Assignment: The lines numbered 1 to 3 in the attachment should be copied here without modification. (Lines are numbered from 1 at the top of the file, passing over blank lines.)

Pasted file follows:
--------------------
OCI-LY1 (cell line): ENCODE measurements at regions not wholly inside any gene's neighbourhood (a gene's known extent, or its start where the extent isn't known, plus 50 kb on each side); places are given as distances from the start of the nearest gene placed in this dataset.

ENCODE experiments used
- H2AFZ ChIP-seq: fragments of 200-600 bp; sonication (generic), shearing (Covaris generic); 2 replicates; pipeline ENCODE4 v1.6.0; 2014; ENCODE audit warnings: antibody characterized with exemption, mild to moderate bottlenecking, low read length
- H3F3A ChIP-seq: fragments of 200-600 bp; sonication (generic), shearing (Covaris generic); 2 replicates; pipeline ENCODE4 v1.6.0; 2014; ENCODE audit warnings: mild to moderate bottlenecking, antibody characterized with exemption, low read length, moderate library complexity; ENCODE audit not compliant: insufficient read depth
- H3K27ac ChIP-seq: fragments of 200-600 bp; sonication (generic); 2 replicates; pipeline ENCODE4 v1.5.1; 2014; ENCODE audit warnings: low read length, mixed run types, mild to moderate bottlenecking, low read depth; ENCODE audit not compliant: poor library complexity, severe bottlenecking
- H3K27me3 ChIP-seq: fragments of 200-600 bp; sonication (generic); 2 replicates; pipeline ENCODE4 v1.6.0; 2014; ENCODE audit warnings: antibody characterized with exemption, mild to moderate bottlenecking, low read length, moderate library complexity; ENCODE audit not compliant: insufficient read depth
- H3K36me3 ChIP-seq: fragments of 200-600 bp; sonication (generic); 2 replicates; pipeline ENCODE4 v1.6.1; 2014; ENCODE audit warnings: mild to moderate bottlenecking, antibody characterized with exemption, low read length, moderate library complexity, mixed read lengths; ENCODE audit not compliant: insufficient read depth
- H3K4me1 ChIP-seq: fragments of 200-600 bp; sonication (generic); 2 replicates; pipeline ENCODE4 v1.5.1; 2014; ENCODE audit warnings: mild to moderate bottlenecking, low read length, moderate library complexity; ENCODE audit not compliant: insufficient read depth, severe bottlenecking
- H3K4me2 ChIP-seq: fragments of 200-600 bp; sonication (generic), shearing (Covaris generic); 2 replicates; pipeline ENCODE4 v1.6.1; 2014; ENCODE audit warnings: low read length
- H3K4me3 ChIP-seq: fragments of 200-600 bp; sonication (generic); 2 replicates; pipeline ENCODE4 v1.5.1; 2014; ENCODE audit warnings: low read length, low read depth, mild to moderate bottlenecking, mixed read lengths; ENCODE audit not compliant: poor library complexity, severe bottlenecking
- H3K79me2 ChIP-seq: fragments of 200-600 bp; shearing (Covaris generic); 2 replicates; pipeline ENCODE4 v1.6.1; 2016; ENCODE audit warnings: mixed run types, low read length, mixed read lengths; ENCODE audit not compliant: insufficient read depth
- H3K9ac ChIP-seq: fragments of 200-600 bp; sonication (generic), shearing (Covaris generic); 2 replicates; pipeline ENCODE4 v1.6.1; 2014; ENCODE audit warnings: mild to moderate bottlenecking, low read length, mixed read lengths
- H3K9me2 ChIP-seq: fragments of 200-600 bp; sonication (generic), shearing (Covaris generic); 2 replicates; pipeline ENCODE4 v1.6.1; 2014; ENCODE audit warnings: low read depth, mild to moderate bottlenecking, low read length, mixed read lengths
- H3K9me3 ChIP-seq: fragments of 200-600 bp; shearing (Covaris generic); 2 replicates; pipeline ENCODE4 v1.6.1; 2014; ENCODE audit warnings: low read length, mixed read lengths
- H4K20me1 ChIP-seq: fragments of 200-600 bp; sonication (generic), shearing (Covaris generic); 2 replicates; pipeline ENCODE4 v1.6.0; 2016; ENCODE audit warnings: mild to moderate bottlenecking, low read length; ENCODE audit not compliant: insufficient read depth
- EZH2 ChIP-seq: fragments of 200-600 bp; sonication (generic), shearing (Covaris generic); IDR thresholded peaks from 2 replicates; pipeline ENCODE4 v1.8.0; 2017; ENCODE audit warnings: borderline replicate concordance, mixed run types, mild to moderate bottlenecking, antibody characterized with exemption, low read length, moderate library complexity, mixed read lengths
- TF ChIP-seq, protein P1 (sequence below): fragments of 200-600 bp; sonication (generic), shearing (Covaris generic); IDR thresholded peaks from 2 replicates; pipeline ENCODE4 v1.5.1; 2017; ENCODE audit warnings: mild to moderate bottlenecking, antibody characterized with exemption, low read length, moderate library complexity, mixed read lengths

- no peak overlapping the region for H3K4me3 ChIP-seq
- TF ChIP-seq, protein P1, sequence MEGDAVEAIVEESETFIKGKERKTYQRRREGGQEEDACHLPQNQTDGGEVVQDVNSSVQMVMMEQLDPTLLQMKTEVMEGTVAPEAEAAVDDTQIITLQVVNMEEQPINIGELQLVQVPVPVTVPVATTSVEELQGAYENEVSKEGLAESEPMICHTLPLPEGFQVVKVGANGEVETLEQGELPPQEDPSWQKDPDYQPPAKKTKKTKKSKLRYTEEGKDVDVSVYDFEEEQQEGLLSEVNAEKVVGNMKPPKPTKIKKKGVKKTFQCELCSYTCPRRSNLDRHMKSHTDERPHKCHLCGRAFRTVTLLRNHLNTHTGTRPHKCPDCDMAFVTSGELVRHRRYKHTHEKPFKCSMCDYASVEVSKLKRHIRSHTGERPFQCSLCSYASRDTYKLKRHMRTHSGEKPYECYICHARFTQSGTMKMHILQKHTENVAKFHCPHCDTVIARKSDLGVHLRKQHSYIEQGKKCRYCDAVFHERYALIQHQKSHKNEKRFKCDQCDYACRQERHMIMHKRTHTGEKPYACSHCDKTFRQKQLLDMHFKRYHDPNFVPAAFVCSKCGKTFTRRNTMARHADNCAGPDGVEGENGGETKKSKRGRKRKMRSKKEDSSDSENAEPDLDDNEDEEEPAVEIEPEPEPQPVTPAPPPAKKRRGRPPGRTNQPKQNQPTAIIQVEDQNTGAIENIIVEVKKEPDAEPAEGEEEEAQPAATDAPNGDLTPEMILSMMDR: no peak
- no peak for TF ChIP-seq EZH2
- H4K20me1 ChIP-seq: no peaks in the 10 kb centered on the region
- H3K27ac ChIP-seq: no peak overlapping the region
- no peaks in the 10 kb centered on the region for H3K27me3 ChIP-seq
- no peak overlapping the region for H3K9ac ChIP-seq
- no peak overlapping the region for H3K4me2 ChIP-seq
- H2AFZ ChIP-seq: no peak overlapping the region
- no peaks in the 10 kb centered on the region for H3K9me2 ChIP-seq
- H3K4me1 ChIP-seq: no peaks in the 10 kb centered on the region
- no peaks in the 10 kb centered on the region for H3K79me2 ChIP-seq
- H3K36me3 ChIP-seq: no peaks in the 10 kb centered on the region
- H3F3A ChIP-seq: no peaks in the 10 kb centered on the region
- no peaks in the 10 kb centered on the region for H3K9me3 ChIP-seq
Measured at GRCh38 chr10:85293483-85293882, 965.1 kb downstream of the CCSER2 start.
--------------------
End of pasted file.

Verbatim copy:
OCI-LY1 (cell line): ENCODE measurements at regions not wholly inside any gene's neighbourhood (a gene's known extent, or its start where the extent isn't known, plus 50 kb on each side); places are given as distances from the start of the nearest gene placed in this dataset.

ENCODE experiments used
- H2AFZ ChIP-seq: fragments of 200-600 bp; sonication (generic), shearing (Covaris generic); 2 replicates; pipeline ENCODE4 v1.6.0; 2014; ENCODE audit warnings: antibody characterized with exemption, mild to moderate bottlenecking, low read length